Nancy Rhodes of Bread for the World stressed the value of highlighting “cross-cultural skills, analytical abilities, and real accomplishments” on a resume, rather than a list of tasks. Similarly, White House staff noted that individuals with excellent communication skills, tact, and a broad range of perspectives excelled in executive branch positions.
Joni Swedlund and Jonathan Rice described the “entrepreneurial, collaborative, and team-oriented” attitude needed for success at Deloitte; while Hazel Douglas explained how Oxford HR has shifted from searching for candidates with a background in humanitarian aid to needing individuals with trade, finance, education, and other skills who can “support the development of economic infrastructure in developing countries.”
In addition to their advice on hiring trends, the presenters walked APSIA directors through the formal and informal hiring processes at their organizations.
Due to positive feedback, APSIA will continue this series into summer 2014. Through these and other programs, APSIA strives to promote excellence in professional, international affairs education worldwide by sharing information and ideas among our member schools.
leigh April 3, 2014 News
New study tracks announced by Penn State University’s School of International Affairs (SIA) provide graduate students the opportunity to develop general international affairs skills in navigating global challenges and expertise in a specific field. The six new study tracks—International Security Studies; Development Policy; International Education; Dispute Resolution; Environment and Resources; and Humanitarian Response and Human Rights tap into the strengths of SIA’s faculty expertise. In addition, the tracks reflect critical areas of global international affairs practice.
“We are very excited to offer these compelling enhancements to students who have expressed both a vocational and academic interest in these study areas ,” said SIA Director Tiyanjana Maluwa who is also the Associate Dean for International Affairs at Penn State’s Dickinson School of Law. “Participants can continue to create their own curriculum choosing from dozens of electives, or take advantage of the outstanding opportunities afforded by our new study tracks.” Director Maluwa emphasized that the Master of International Affairs program is designed to equip its graduates with the doctrine and skills required of effective leaders in the global marketplace.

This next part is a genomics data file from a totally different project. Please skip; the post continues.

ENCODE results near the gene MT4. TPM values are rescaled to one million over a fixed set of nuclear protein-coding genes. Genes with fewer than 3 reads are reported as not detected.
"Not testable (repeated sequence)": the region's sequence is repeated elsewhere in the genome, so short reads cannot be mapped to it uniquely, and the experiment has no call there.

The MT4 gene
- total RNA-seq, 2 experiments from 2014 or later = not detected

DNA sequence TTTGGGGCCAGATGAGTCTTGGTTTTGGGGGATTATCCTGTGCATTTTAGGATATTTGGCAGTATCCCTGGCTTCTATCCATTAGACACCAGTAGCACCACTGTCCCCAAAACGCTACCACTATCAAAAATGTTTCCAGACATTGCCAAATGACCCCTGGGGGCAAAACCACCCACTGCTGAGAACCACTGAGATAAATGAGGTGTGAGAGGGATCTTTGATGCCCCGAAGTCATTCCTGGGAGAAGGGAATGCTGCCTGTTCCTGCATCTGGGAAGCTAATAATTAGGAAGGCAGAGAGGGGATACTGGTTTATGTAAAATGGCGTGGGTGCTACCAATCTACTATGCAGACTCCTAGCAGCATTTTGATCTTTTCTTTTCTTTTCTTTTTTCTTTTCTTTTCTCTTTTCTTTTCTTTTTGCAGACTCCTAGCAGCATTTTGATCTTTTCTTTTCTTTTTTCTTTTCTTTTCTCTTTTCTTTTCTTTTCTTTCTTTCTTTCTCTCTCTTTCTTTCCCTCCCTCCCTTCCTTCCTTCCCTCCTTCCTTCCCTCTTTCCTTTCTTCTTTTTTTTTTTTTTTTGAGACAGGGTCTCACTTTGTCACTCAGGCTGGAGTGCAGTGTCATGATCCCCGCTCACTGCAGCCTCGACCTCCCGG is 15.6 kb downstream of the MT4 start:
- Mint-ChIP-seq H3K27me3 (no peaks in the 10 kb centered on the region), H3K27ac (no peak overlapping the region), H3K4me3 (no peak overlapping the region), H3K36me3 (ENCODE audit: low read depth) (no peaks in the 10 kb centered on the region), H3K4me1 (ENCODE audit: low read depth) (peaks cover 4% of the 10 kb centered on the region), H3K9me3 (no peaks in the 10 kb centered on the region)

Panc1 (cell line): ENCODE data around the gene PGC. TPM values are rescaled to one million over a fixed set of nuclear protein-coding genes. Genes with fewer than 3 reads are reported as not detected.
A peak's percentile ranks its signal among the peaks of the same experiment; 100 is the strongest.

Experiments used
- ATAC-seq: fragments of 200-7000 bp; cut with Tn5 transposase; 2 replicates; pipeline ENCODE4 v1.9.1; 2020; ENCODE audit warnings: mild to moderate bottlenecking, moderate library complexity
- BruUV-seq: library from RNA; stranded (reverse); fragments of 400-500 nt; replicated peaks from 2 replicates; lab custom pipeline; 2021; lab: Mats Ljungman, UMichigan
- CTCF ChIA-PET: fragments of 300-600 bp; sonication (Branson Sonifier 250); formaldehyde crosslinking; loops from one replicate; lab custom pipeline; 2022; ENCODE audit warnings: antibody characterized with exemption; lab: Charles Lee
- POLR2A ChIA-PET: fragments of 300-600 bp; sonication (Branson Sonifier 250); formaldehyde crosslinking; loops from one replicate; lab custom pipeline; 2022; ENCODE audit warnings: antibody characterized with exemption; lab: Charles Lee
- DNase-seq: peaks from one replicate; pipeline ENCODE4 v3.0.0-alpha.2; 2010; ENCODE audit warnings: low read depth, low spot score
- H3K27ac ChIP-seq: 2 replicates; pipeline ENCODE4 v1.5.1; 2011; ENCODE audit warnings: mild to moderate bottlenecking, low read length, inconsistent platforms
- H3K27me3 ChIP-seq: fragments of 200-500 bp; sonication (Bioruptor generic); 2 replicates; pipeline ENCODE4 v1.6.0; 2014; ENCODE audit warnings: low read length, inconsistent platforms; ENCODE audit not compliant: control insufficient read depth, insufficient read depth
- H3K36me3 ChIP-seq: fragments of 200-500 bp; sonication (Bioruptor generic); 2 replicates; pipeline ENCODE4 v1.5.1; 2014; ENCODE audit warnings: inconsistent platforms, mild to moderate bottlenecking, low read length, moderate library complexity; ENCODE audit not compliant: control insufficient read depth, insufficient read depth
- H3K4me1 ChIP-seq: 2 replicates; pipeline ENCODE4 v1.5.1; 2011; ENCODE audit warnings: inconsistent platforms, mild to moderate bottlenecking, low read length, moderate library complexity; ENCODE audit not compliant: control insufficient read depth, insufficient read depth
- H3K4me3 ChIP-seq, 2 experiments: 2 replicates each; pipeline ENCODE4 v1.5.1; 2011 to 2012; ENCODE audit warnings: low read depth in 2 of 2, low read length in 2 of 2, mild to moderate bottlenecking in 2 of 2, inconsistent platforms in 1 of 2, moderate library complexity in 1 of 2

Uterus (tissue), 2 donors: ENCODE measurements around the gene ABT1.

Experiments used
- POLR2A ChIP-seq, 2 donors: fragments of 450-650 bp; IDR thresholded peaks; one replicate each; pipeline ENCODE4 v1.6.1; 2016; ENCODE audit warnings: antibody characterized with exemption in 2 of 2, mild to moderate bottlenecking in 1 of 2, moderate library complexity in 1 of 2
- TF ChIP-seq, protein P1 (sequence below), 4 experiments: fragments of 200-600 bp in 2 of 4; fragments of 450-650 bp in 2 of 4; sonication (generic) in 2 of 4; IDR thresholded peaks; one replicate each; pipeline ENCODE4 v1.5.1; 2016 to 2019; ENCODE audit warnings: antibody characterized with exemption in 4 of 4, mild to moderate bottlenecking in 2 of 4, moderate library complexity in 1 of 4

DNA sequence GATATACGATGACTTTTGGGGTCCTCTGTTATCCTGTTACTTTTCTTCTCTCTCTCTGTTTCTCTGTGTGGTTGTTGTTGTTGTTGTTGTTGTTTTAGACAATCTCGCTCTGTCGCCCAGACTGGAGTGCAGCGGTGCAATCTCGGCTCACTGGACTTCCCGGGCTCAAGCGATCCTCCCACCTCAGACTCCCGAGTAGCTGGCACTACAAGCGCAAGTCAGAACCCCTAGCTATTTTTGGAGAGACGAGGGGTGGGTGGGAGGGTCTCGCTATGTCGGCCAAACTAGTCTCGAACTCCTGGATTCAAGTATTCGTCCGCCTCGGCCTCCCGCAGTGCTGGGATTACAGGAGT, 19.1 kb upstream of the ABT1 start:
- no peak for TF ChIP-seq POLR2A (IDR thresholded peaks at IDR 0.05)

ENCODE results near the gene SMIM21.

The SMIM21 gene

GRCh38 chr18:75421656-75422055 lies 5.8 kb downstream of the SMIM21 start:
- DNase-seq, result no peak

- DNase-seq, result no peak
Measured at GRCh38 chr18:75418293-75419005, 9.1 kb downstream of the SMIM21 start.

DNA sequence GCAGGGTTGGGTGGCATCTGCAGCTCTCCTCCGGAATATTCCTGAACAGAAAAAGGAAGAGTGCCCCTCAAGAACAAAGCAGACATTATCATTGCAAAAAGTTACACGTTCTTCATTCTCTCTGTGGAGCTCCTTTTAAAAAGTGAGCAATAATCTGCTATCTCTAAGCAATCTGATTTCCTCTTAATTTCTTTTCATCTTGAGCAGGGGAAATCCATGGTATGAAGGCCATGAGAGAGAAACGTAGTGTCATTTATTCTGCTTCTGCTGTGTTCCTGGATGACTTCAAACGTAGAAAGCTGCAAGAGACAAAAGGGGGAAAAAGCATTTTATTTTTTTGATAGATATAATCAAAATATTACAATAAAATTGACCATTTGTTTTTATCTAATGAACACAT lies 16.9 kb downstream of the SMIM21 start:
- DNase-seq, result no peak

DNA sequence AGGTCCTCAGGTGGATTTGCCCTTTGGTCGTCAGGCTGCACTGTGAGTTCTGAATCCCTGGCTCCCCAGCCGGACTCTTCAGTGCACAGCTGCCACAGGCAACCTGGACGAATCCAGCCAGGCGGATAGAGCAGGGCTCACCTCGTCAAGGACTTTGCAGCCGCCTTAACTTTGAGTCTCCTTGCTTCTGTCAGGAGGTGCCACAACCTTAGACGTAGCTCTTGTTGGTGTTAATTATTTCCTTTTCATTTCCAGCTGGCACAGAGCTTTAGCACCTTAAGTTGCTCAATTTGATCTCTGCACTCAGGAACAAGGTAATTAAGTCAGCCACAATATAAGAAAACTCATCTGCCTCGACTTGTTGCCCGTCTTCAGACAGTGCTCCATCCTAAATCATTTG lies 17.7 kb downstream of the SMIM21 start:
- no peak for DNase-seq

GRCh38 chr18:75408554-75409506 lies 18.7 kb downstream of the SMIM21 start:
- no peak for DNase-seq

The new tracks capitalize on the strong relationship between SIA and Penn State Law School which are co-located and share a number of Law and International Affairs faculty members. Faculty leading the tracks include: Richard Butler, Johannes W. Fedderke, Scott Sigmund Gartner, Amy Gaudion, Dennis C. Jett, John A. Kelmelis, Flynt Leverett, Tiyanjana Maluwa, Sophia McClennen , and Catherine A. Rogers.
“The focus of our program has not changed,” said Professor Maluwa. “We are fortunate that our students come from all over the world—more than half of our students are from outside of the U.S. Our goal continues to be to augment the abilities and skills students bring into the program with the capacity to think, communicate, and practice as an international affairs expert.”
Professor Maluwa said, “our emphasis is on graduating students with the skills and confidence to begin an international affairs career anywhere in the world.”
A Master of International Affairs degree from Penn State’s School of International Affairs is designed to train leaders who create, research, and enact global solutions. Through our curriculum, faculty mentorship, career services, and integration with Penn State University, a top global research institution, students can map a program of study that marries their personal interests and professional goals. SIA is an affiliate member of APSIA (the Association of Professional Schools of International Affairs).